Monthly Archives: May 2014

How to Detect Head and Neck Cancer

Thanks to tobacco and alcohol use, rates of head and neck cancer are on the rise in the United States. In the past, lung cancer rates used to be extremely high, thanks to smoking cigarettes and other forms of tobacco. These days, however, as more and more people switch from smoking tobacco to smokeless or spit tobacco, the rates of mouth cancer have greatly increased. More than 55,000 Americans will develop cancer of the head and neck this year, and nearly 13,000 of them will die from it. Continue reading

Rock and Roll All Night, But Do It Quietly

Music is a beautiful thing – it unites people and has the ability to transcend language and cultural differences. People of all ages listen to music – some parents even play music for their babies that haven’t yet been born. However, with all the great things that music helps provide, could listening to it be detrimental to your health?

Continue reading

Paralysis vs Paresis

The larynx – commonly called the voice box – is an organ in your neck that is involved in breathing, sound production, and protecting the windpipe against food accidentally going down it. It is an extremely delicate and well-balanced set of muscles, and any abnormal nerve input can cause vocal cord paresis or paralysis. But what is the difference between paresis and paralysis? Continue reading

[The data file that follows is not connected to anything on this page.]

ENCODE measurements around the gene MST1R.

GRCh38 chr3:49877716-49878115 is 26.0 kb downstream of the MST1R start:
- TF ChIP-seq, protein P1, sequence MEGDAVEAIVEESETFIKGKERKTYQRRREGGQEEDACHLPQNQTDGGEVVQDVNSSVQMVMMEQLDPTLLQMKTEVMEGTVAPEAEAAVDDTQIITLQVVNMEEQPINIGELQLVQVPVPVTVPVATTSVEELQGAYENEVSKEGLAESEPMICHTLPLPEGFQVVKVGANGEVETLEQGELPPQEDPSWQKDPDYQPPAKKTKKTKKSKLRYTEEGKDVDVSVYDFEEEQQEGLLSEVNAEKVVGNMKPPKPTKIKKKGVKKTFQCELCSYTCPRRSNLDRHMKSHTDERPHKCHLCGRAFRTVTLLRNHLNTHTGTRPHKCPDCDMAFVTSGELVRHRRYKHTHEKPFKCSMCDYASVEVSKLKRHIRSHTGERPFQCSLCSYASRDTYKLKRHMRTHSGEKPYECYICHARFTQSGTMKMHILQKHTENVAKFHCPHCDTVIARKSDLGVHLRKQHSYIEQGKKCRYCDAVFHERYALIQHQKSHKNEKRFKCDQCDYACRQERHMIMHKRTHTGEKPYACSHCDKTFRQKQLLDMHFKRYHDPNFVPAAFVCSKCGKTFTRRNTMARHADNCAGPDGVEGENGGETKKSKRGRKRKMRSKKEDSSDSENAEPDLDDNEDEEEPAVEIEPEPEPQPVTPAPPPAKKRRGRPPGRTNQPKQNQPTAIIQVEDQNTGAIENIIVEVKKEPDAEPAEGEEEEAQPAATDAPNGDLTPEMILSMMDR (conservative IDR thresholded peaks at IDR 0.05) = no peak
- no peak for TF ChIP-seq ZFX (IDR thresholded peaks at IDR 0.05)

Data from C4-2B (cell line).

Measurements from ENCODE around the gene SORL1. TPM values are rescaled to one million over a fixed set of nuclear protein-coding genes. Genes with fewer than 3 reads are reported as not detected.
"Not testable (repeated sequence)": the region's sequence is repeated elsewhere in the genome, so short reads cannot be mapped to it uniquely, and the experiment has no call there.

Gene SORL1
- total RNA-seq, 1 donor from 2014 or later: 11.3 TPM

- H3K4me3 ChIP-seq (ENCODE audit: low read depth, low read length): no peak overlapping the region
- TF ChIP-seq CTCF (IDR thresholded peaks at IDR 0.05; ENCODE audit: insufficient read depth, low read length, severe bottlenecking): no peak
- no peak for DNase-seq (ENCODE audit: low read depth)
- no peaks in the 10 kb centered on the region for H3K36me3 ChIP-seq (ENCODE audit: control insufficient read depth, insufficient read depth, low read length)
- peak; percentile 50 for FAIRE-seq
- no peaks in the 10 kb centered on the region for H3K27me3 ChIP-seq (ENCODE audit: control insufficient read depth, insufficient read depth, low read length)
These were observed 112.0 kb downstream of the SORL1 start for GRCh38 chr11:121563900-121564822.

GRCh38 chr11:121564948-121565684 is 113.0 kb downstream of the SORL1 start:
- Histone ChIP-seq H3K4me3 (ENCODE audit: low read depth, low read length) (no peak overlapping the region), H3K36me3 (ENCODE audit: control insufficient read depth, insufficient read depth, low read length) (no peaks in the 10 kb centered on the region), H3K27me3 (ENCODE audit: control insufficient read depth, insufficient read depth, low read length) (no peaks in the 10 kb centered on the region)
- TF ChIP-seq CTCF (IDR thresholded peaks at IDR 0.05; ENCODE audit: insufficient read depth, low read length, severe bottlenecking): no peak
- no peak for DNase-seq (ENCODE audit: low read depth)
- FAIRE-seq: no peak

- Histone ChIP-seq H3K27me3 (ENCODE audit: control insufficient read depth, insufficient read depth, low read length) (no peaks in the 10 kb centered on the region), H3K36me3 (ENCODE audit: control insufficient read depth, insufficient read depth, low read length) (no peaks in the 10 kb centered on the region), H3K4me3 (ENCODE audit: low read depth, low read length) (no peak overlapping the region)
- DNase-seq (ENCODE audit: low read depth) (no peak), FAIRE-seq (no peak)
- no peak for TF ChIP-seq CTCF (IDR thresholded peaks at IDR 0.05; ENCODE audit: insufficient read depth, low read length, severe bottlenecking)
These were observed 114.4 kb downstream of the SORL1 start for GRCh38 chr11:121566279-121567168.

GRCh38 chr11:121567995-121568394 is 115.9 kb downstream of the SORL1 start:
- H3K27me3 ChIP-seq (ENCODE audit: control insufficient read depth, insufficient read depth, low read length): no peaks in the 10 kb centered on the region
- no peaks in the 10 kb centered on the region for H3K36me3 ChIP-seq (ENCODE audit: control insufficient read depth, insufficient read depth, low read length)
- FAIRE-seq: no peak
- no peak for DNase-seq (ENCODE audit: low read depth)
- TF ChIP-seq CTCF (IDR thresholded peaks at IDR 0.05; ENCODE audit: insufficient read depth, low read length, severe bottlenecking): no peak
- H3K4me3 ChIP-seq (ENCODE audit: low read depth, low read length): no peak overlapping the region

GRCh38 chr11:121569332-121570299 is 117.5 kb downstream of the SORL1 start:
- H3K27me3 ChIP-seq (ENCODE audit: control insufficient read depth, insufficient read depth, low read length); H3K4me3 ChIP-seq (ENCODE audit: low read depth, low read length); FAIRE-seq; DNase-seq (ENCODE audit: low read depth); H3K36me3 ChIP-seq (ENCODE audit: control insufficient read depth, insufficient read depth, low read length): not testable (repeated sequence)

Snoring Problems? CPAP Can Help

45 percent of normal adults snore at least occasionally, and 25 percent are habitual snorers. Only recently, however, have the adverse medical effects of snoring and its association with sleep apnea and Upper Airway Resistance Syndrome, been recognized. One of the ways to help alleviate some of the problems that come with snoring is Continuous Positive Airway Pressure (CPAP). Continue reading

Laryngopharyngeal Reflux (LPR)

Last week, we posted a blog entry about gastroesophageal reflux disease, often referred to as GERD. As a refresher, GERD occurs when acid from the stomach backs up into the esophagus. GERD is commonly characterized by the burning sensation known as heartburn. Laryngopharyngeal reflux (LPR) is another reflux disease, albeit one that is not normally associated with heartburn. Continue reading